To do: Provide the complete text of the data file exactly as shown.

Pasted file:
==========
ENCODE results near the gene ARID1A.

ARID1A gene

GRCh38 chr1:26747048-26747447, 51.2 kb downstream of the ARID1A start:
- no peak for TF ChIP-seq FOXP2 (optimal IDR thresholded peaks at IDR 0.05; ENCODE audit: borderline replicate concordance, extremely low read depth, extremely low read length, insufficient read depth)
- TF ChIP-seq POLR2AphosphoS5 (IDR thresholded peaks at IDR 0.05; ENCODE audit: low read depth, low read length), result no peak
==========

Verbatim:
ENCODE results near the gene ARID1A.

ARID1A gene

GRCh38 chr1:26747048-26747447, 51.2 kb downstream of the ARID1A start:
- no peak for TF ChIP-seq FOXP2 (optimal IDR thresholded peaks at IDR 0.05; ENCODE audit: borderline replicate concordance, extremely low read depth, extremely low read length, insufficient read depth)
- TF ChIP-seq POLR2AphosphoS5 (IDR thresholded peaks at IDR 0.05; ENCODE audit: low read depth, low read length), result no peak